There remain, however, a number of senior police figures who are less convinced, and who maintain that the obvious solution is an increase in officer numbers, back to pre-2010 levels before the Tory-led government, with Theresa May as Home Secretary, started making widespread cuts in the name of “austerity”.

Last night’s announcement from the Goebbels Institute for Truth and Transparency (previously the Croydon Council press office), made all the right noises about how “Sarah” (she hasn’t even started the job yet, and already we’re on cosy, first-name terms) “will spearhead the council’s preventative approach, continuing strong partnership work with the police and local community networks, influencing national policy on behalf of Croydon, and ensuring this vital work is closely aligned with City Hall and across London”.

Which sounds very much as if she’s Lib Peck’s placeperson in Croydon.

Hayward has not had a full-time job since standing down as a Camden councillor in 2018

The appointment panel, which included senior Conservative councillors, “recognised her extensive knowledge and experience gained as an elected representative at Camden Council and strategic roles in local and national government”.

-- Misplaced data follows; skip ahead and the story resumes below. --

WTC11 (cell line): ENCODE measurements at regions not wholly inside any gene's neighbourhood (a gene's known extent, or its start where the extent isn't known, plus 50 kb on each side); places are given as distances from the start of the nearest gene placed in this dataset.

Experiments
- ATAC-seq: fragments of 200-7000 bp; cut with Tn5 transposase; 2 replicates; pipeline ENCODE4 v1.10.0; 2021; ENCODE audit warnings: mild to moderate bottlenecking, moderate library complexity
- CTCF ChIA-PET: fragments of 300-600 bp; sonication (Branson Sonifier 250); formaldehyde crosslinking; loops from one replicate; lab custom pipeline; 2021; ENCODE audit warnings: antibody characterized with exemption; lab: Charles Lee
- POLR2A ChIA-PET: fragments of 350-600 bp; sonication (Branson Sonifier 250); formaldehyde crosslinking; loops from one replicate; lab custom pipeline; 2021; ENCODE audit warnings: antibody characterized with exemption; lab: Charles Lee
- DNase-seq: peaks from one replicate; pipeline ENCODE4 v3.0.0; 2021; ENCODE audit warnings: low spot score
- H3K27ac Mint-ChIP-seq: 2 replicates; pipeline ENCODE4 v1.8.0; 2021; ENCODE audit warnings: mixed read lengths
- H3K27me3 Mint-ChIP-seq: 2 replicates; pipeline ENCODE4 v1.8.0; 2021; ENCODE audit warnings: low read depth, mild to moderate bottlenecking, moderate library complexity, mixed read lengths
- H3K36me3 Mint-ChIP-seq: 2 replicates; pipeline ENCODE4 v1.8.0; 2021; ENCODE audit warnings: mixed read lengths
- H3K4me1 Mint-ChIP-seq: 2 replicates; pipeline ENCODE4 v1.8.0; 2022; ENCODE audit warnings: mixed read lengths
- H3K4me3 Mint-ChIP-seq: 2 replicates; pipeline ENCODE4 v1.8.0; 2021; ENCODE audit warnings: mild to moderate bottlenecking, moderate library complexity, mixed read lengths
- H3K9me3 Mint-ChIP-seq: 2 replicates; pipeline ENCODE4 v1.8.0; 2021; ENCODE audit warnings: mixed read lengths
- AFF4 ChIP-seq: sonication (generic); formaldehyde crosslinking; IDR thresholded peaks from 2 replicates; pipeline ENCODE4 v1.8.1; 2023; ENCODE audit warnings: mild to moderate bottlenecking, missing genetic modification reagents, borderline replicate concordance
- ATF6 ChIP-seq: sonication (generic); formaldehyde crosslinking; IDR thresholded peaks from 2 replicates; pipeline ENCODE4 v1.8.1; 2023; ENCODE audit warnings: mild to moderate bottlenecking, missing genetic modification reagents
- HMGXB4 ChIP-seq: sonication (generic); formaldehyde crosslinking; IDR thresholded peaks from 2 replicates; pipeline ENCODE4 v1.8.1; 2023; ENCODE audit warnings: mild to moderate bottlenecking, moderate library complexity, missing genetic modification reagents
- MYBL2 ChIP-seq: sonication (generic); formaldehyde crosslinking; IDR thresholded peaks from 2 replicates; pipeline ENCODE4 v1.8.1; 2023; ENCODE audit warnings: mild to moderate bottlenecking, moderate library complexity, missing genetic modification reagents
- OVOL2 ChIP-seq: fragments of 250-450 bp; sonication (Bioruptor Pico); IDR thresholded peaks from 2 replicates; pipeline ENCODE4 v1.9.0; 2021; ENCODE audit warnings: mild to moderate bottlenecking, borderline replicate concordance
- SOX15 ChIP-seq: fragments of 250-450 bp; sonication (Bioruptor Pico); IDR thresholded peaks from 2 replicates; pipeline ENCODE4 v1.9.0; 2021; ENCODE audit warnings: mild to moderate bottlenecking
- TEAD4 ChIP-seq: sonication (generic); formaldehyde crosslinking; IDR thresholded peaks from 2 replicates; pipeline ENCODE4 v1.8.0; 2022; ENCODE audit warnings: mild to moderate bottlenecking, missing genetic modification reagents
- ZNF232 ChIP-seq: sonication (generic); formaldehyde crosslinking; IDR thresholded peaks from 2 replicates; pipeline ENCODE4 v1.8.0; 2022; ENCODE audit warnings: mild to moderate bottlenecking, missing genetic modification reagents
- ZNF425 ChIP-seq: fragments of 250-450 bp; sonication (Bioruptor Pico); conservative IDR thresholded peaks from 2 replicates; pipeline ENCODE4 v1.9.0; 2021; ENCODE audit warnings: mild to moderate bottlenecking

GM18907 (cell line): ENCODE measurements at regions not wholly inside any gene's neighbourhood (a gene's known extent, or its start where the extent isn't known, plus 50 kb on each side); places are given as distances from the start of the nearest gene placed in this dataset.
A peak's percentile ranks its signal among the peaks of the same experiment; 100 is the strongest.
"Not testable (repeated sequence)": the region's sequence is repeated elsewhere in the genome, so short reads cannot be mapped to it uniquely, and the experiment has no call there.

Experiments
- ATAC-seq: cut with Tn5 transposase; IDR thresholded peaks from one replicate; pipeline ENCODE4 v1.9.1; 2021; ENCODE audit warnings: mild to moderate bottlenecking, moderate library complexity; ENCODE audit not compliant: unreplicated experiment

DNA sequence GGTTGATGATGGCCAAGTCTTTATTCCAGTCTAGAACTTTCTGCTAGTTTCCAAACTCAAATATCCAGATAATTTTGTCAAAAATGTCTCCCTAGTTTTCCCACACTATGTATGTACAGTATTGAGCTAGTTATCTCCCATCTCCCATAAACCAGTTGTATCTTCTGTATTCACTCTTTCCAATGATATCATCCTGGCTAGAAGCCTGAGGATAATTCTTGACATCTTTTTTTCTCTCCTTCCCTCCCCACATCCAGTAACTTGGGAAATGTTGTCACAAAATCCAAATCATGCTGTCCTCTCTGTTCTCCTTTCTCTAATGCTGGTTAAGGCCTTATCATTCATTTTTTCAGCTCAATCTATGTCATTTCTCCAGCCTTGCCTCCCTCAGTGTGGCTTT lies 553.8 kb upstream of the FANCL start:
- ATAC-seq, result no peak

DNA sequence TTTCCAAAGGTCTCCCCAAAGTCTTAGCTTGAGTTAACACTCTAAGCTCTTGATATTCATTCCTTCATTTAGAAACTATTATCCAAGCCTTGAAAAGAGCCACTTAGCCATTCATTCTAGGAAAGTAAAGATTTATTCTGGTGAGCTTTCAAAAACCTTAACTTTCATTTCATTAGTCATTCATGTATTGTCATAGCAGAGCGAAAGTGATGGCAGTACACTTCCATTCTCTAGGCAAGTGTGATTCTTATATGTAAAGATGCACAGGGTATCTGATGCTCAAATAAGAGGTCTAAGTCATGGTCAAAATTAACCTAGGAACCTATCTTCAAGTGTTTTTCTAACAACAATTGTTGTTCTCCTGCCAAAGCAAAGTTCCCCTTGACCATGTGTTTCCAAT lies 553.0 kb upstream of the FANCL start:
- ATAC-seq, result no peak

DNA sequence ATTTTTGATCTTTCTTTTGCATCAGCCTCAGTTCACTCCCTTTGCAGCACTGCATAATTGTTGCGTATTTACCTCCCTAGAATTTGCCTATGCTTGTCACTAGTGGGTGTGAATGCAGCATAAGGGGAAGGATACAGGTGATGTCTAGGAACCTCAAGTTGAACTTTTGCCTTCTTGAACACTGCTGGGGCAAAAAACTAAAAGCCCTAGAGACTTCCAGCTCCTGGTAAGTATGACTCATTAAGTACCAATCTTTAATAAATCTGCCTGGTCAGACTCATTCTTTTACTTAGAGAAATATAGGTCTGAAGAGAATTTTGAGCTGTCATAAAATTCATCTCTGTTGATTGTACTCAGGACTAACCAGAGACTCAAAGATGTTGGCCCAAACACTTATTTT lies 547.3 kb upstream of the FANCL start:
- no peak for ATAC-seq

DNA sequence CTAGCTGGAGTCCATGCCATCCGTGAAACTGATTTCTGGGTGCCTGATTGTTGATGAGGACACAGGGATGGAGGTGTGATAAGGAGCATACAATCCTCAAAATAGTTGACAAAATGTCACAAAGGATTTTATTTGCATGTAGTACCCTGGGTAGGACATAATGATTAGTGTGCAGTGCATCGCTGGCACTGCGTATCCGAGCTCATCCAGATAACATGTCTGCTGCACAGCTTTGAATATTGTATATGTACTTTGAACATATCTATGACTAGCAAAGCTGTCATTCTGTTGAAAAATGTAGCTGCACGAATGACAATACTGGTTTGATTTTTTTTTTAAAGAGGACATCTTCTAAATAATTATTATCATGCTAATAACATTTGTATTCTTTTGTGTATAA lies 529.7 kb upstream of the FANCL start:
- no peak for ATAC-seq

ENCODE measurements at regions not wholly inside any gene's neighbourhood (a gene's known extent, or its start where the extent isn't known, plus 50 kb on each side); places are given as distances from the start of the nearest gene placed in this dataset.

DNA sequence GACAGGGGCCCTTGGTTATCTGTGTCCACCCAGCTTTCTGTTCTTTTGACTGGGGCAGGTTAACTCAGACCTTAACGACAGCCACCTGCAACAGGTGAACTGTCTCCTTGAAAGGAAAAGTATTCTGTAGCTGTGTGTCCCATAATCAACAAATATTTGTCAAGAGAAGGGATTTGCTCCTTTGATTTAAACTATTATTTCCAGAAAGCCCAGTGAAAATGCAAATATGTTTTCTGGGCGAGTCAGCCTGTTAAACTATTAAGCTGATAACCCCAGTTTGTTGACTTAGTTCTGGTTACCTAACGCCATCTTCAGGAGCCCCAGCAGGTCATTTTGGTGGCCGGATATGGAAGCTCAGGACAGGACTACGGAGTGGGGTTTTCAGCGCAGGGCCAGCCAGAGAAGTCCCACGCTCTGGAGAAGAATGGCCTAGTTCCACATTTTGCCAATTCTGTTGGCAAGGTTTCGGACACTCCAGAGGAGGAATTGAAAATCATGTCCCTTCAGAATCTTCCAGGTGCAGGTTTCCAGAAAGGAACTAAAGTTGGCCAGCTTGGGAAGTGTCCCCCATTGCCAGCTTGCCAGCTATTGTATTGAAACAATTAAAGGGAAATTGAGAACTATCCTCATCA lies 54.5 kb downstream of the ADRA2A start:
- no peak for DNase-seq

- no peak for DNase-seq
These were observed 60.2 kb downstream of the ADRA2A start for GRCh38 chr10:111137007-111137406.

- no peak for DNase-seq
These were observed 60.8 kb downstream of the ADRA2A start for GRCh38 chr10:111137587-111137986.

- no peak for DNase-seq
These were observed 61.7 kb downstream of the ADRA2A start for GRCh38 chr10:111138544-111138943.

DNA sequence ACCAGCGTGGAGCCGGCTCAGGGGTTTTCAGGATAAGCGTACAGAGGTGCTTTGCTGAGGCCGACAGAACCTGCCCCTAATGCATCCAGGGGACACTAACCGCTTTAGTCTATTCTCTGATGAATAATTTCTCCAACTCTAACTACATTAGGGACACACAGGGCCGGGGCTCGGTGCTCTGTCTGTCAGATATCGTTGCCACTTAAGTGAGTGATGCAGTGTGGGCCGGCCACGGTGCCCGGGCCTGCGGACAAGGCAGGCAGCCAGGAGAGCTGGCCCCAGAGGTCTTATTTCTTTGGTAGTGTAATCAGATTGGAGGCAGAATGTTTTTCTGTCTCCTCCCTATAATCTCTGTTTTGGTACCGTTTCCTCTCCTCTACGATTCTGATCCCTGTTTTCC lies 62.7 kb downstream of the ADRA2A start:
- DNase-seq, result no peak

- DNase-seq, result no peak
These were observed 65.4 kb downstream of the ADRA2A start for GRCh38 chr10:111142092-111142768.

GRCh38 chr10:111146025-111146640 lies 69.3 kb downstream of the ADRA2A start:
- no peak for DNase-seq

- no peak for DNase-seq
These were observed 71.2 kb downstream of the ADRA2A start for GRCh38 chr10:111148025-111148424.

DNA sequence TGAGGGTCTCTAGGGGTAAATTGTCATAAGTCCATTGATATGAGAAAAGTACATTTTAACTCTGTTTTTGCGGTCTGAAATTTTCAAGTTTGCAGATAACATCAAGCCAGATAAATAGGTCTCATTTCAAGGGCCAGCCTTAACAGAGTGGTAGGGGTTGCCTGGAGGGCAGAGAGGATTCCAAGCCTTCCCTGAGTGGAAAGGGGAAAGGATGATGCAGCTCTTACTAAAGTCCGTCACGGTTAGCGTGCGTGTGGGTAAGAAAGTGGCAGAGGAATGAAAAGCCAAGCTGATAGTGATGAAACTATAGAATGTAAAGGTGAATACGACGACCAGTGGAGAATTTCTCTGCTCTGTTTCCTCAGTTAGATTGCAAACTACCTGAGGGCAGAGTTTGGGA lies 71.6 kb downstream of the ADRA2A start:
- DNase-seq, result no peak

Glib doesn’t even begin to describe the comments attributed to “Sarah”: “It’s an exciting opportunity to make a real difference to the lives of Croydon residents and I look forward to getting started.” Someone in the press office needs to try harder when it comes to inventing quotes for new appointees.

For his part, though, Newman’s comments do merit being placed on the public record, so that they can be referenced again in 12 months’ time or so, when the next batch of crime statistics are made available.

“Tackling crime and the fear of crime is a key priority for this borough and I’m delighted to welcome someone of Sarah’s calibre to work for Croydon in this crucial role,” Newman is supposed to have said.

“In these challenging times where local authorities have an increasing role to play in influencing and innovation, Sarah’s experience will be invaluable in bringing together partners, agencies and the local community to help really reduce violence and tackle crime in our borough.”

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News, views and analysis about the people of Croydon, their lives and political times in the diverse and most-populated borough in London. Based in Croydon and edited by Steven Downes. To contact us, please email